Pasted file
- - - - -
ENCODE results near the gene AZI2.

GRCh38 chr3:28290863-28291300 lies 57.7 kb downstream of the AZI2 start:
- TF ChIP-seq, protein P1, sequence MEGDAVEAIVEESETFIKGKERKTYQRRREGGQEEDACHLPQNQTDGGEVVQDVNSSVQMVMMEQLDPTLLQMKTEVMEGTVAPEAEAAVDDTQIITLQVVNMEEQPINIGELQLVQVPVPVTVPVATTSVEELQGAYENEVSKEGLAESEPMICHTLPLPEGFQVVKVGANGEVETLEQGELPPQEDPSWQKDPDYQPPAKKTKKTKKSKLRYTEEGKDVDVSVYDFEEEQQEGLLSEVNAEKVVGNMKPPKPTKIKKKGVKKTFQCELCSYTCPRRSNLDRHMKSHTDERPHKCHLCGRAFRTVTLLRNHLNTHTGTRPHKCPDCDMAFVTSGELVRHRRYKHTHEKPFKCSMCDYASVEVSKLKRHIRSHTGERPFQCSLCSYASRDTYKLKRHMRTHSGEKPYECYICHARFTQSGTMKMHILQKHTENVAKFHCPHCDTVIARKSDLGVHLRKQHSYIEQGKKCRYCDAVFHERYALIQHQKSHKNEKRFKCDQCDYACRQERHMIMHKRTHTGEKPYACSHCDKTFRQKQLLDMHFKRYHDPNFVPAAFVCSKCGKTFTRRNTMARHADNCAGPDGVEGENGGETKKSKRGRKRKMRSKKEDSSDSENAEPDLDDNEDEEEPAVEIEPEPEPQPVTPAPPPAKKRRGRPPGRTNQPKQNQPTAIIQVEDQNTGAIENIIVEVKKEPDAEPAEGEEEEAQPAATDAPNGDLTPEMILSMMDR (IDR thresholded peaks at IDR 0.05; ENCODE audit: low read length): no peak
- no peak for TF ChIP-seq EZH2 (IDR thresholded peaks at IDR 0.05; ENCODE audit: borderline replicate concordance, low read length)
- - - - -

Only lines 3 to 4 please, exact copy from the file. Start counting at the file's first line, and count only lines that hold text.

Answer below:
- TF ChIP-seq, protein P1, sequence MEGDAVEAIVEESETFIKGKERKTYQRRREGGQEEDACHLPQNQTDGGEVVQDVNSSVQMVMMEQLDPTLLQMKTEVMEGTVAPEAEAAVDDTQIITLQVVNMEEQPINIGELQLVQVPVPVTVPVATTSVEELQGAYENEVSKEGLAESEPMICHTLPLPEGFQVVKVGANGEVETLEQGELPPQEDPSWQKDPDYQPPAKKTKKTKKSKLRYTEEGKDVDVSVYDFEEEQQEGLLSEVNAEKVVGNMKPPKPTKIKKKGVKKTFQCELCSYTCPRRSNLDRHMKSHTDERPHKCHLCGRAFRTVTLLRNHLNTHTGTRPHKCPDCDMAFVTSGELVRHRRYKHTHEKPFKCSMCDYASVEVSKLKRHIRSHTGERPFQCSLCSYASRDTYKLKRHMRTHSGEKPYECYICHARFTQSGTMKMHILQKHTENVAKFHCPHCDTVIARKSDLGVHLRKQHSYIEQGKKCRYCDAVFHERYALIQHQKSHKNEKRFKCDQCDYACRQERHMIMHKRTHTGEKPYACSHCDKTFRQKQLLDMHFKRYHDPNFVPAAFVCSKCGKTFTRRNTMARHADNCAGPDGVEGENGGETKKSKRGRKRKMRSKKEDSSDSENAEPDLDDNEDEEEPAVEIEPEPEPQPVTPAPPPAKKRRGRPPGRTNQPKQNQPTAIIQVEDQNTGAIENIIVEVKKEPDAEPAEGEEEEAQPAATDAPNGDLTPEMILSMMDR (IDR thresholded peaks at IDR 0.05; ENCODE audit: low read length): no peak
- no peak for TF ChIP-seq EZH2 (IDR thresholded peaks at IDR 0.05; ENCODE audit: borderline replicate concordance, low read length)